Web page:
Maunsell Forts (Redsands U6)
After my first attempt at the Red Sands Forts trip was postponed due to the risk of high winds in the Thames, the second trip albeit on the rather ominously dated Friday, 13th August, proved to be much more successful. Somewhat not surprisingly, the weather on the day proved to be a rather all too familiar overcast and grey mid-August day as we departed the pierhead at Southend, the greyness of the sky almost merging with the sea to give a rather eerie sense of both excitement and foreboding as we set sail. The Maunsell Forts were constructed during World War II as defensive measures against air and sea attacks by Nazi Germany. These forts, with designs specific for both the army and the navy, were named after their designer Guy Anson Maunsell. The Maunsell Naval Forts included the Rough Sand Fort (U1), Sunk Head Fort (U2), Tongue Sands Fort (U3), and the Knock John Fort (U4); whilst the Maunsell Army Forts included the Nore Fort (U5), Red Sands Fort (U6), Shivering Sands Fort (U7), and the Liverpool Army Forts. The U standing for the Forts official code-name, Uncle. For this article we will be predominantly focusing on the army forts which were constructed in the Thames Estuary, including the Nore Forts off Sheerness (now demolished); the Red Sands Forts, and the Shivering Sands Forts, situated further out in the Thames Estuary. All the London forts saw action during WWII, where “[t]hey jointly shot down 22 enemy aircraft and 30 V1 flying bombs.” (Red Sands: The Abandoned Estuary Sea Forts From The Second World War, 2013). However, the forts were not designed to last beyond the end of the War and soon fell into a state of rusty, forlorn disrepair, in-between a brief period as bastions of the pirate radio movements during the 1960s.
The three River Mersey forts were called Queens AA Towers, Formby AA Towers and Burbo AA Towers. These forts were constructed at Bromborough Dock and installed in Liverpool Bay, although they never saw action during WWII and were demolished by 1955. Bromborough Dock was situated on the banks of the River Mersey at Bromborough and was once the largest private dock in the world. Permission for construction was granted by the Bromborough Dock Act of 1923 and it remained fully operational until 1969 until eventually closing in 1986 following the Bromborough Dock Act of the same year.
The Forts were initially designed in 1942 as part of a plan to help protect the London ports from attack. Guy Maunsell had designed a self-burying footing system that firmly anchored each tower in place. Construction began in August 1942, and the last tower was completed sixteen months later. At each site, the Bofors gun platform was erected first to defend the construction crews as they assembled the rest of the fort. (MSW, 2020).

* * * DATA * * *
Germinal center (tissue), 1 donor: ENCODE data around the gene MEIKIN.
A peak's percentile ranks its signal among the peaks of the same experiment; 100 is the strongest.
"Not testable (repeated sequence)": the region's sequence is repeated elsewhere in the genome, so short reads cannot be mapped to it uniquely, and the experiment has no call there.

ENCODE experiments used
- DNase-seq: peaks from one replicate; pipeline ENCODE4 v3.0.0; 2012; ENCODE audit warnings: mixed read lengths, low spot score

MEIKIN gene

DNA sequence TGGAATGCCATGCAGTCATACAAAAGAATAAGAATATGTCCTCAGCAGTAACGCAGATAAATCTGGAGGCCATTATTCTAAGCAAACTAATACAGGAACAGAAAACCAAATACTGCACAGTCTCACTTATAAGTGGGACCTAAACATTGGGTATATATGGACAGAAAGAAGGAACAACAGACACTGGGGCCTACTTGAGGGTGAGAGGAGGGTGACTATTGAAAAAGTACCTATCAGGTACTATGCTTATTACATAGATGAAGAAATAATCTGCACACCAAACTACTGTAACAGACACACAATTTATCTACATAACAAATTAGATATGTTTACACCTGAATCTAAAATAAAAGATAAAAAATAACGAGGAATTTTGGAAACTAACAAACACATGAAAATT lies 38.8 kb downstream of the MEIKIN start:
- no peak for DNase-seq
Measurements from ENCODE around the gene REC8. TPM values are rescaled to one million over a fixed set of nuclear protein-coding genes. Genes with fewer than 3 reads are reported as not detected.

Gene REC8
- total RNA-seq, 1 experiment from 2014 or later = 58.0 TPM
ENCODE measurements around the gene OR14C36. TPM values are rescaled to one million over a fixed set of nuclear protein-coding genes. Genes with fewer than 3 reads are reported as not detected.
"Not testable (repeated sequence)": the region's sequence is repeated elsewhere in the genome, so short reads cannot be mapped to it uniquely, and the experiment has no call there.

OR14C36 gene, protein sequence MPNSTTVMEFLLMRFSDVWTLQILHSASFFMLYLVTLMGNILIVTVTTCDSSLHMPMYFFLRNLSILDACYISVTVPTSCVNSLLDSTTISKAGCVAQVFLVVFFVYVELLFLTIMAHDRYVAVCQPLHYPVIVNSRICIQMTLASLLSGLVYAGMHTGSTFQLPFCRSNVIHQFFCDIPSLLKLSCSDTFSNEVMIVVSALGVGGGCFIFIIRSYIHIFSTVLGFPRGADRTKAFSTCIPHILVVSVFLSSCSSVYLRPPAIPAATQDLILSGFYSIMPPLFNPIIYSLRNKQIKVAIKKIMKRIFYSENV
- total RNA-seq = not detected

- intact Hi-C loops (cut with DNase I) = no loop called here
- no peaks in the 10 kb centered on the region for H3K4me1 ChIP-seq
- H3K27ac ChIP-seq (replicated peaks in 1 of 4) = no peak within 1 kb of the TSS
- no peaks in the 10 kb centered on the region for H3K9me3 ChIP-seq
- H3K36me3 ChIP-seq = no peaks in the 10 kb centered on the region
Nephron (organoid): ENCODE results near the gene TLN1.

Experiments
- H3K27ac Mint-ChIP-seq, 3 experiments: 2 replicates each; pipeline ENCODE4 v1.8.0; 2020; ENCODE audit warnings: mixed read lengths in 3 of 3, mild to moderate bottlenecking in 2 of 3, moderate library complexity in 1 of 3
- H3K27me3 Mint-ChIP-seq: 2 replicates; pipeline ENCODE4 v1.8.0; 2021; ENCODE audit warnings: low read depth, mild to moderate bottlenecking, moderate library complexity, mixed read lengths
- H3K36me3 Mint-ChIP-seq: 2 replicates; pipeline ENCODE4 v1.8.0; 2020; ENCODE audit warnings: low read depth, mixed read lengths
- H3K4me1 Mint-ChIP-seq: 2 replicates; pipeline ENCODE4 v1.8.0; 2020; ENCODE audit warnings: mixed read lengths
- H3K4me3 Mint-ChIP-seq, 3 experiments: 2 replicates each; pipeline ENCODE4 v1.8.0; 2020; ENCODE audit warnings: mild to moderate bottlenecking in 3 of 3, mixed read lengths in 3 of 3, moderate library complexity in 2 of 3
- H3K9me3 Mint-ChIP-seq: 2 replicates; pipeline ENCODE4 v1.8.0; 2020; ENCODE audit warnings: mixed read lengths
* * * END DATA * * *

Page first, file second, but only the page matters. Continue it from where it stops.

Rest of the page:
For the Thames forts, Maunsell had adapted the design that he had used for the forts on the River Mersey to take into account the River Thames being less deep at the planned points of construction. The plan was to construct seven forts (49 towers). However, in the event, only three were built, at a cost of £724,000. HM Fort Nore (U5) was deployed between 20th May and 4th July 1943. HM Fort Red Sands (U6) between 23rd July and 3rd September. HM Fort Shivering Sands (U7) was deployed between 18th September and 13th December. (Thames Estuary Sea Forts, no date). Guy Anson Maunsell was a civil engineer and a former commissioned officer who served in the Royal Engineers during WW1, who, in his spare time, had a keen interest in Jersey cows. Maunsell had worked on a number of projects pre-war included Putney Bridge and the Storstrømsbroen (Storstrom Bridge, pictured left) in south-east Denmark (Asquith, no date), and post war he established his own company, G. Maunsell & Partners, who were responsible for a number of civil engineering projects including the “Narrows Bridge (1957-9) in Perth, Australia (then the world’s largest pre-stressed concrete bridge)” (Asquith, no date) and the Hammersmith flyover in London.
The army forts each consisted of seven towers connected by steel walkways with each of the towers having a different function, with five being gun towers containing anti-aircraft and bofars anti-aircraft guns with one tower positioned with a search light and the other a control tower. Buildings were constructed of steel with two internal floors and measured 36 feet by 36 feet. The gun towers are arranged in a circle around the control tower (equipped with radar), with the searchlight tower further away. This disposition was based on the successful layout of land fortifications. The outer towers were connected to the central tower by tubular steel walkways (now demolished). The searchlight tower was the power station for the whole fort, and was equipped with three 30kW diesel generators. (Thames Estuary Sea Forts, no date)